MM: I mean, just the vibe is hard because you can just be somewhere and anything can break out, and you ain't got no control over it. I think that's one of the toughest things growing up—you wanted to go outside and play. You know, being a kid, you want to go places, but you really don't know the circumstances of doing it because you're so young, you just want to go. I had to take some time and not do things because of the violence and things that were going on around the city.
CU360: Do you have any experiences you can share of things that have happened?
MM: Yeah, I mean, being at parties and people just come out of the streets just shooting. It's some crazy stuff. Like fights, that's just normal like where we come from. Always fights when we go places. It's crazy to say, but you're just immune to it.
We were playing Saginaw Buena Vista, my high school. But I was young, probably fifth grade. It was always a big rival. The game had ended. The gym was real small. We were up in Saginaw. My mom put me in the middle of the car. I had to sit tucked [away] because there was a big-ass brawl in the field. The field was so big and it was like our whole school and their whole school and people busting windows. It was crazy.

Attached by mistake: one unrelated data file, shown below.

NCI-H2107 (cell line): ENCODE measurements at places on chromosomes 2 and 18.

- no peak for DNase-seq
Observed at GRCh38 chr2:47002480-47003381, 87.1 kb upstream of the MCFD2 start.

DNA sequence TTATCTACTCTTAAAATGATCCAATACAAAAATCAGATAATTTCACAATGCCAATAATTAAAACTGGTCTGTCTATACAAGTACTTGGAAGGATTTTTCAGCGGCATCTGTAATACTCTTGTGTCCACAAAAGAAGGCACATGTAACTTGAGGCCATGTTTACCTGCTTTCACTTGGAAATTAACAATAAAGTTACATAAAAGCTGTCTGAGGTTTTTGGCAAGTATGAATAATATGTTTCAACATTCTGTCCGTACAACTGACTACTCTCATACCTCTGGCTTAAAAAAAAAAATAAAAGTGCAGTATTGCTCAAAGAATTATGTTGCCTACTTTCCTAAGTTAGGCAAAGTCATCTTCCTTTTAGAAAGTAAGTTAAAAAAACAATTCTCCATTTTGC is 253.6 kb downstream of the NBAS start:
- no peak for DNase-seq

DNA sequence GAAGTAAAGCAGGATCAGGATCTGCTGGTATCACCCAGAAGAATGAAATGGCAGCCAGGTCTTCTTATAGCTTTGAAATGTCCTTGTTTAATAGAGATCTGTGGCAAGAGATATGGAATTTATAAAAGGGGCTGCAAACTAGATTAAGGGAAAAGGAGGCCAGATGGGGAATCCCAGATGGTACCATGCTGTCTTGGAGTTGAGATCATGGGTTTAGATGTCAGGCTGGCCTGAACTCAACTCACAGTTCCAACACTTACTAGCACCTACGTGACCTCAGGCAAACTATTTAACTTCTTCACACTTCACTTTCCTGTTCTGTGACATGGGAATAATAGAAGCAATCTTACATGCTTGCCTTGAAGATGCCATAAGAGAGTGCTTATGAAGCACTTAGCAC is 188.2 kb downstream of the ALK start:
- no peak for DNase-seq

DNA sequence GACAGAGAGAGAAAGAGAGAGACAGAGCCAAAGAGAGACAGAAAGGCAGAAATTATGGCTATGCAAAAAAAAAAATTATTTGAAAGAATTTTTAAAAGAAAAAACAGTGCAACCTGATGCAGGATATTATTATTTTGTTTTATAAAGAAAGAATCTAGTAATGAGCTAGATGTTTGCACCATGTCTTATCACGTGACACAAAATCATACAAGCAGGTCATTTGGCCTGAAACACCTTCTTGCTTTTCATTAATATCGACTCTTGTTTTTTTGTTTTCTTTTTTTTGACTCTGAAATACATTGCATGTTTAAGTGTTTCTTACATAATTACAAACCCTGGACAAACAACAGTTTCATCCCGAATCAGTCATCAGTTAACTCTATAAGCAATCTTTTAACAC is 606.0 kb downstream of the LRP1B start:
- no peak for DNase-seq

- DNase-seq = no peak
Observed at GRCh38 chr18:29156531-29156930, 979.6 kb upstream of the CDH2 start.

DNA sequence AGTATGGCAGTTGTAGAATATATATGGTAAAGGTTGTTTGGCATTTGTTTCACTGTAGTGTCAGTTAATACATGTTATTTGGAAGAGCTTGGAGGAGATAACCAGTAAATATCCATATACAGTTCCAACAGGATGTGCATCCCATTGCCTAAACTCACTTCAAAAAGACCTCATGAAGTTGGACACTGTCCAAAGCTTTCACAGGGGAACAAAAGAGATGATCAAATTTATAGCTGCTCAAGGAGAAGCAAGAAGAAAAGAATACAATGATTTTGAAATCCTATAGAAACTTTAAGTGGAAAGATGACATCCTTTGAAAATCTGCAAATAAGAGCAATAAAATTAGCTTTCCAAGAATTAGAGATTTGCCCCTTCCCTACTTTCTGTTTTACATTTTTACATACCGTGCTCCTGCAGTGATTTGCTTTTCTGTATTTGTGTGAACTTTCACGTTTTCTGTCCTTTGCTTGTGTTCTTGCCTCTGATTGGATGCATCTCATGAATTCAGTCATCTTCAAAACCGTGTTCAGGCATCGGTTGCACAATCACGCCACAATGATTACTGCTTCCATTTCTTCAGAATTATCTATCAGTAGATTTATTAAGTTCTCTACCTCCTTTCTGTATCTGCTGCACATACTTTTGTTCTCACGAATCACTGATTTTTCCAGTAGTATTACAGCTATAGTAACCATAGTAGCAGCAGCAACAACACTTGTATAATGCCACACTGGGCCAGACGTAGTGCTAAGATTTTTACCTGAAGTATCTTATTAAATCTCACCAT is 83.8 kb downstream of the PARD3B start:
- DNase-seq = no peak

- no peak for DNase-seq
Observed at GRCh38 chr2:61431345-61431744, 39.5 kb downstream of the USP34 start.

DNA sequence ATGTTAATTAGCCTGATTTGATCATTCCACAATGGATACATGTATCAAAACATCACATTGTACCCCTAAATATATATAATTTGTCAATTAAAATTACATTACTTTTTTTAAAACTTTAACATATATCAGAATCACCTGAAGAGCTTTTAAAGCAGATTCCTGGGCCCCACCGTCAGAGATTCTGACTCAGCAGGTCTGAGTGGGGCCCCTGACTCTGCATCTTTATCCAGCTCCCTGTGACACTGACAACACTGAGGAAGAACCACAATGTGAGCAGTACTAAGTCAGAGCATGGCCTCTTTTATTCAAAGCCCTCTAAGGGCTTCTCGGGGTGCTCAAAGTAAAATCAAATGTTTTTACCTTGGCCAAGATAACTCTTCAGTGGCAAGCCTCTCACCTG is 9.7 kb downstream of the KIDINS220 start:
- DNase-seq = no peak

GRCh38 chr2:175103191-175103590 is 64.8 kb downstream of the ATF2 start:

CU360: What’s the water crisis like in Flint? And how is it for your mom?
MM: The thing is, there's certain spots in Flint where, like, you can't do nothing with the water. Where she stays, you can shower in it. It's just certain filters that messes you up. You can't drink it. Like in the crib, you got like 10 boxes of water in a room just stacked up. It's bad. We ain't had clean water since 2014. They put it on CNN. I feel like they did that because they had to. They had no choice. But it got brushed over so quick.